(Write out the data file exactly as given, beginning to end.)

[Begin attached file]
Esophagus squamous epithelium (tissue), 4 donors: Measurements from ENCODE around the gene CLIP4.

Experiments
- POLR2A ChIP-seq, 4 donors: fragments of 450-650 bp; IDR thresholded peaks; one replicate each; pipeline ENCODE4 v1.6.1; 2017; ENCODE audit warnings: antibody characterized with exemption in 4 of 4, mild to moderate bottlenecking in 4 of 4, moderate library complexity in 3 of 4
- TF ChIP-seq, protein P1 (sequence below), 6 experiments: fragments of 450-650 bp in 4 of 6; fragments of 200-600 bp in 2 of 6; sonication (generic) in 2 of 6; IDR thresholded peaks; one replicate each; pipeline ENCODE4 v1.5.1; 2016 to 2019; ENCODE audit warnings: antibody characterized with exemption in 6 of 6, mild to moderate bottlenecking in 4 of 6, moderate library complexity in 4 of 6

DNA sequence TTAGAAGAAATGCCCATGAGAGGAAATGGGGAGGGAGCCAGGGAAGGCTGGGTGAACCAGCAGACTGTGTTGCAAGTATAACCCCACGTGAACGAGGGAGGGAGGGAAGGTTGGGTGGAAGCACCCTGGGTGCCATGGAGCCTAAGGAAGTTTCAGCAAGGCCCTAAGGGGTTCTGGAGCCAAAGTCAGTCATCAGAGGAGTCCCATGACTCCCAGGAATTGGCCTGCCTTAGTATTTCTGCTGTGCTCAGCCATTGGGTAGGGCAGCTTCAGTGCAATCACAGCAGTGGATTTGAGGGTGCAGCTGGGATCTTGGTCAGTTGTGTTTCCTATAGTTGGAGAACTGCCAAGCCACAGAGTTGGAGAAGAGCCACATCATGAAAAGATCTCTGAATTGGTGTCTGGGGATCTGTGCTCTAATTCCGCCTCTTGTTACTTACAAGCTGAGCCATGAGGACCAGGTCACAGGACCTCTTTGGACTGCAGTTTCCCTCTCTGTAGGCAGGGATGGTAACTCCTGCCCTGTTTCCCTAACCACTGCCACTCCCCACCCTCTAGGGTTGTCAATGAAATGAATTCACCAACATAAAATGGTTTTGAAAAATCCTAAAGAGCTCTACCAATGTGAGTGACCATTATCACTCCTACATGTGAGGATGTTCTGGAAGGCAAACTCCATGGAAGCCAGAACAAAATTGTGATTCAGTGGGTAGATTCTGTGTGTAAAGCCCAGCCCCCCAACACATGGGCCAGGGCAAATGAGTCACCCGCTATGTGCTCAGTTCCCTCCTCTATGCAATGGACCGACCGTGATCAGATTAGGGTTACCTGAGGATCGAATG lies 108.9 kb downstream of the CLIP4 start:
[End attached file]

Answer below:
Esophagus squamous epithelium (tissue), 4 donors: Measurements from ENCODE around the gene CLIP4.

Experiments
- POLR2A ChIP-seq, 4 donors: fragments of 450-650 bp; IDR thresholded peaks; one replicate each; pipeline ENCODE4 v1.6.1; 2017; ENCODE audit warnings: antibody characterized with exemption in 4 of 4, mild to moderate bottlenecking in 4 of 4, moderate library complexity in 3 of 4
- TF ChIP-seq, protein P1 (sequence below), 6 experiments: fragments of 450-650 bp in 4 of 6; fragments of 200-600 bp in 2 of 6; sonication (generic) in 2 of 6; IDR thresholded peaks; one replicate each; pipeline ENCODE4 v1.5.1; 2016 to 2019; ENCODE audit warnings: antibody characterized with exemption in 6 of 6, mild to moderate bottlenecking in 4 of 6, moderate library complexity in 4 of 6

DNA sequence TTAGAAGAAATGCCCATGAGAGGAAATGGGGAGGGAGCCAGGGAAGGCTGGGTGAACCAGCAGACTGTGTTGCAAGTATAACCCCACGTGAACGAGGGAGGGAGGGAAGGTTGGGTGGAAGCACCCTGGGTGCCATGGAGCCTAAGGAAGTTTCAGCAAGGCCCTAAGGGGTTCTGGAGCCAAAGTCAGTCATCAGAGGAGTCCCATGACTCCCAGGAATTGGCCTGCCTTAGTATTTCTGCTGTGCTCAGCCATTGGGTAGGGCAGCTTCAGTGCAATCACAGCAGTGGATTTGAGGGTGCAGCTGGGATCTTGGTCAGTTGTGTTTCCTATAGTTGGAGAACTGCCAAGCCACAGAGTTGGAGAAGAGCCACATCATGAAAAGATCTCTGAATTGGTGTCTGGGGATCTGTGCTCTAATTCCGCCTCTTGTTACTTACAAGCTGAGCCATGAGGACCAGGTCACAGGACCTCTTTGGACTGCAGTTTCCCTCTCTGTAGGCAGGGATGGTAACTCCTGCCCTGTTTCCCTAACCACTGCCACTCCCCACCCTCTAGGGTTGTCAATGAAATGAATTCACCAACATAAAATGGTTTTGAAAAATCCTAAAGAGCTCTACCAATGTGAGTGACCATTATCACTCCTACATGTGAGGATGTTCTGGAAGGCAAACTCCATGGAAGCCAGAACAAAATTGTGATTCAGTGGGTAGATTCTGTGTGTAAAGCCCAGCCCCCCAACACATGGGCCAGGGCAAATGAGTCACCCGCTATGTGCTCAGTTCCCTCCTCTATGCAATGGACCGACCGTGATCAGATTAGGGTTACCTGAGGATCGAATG lies 108.9 kb downstream of the CLIP4 start: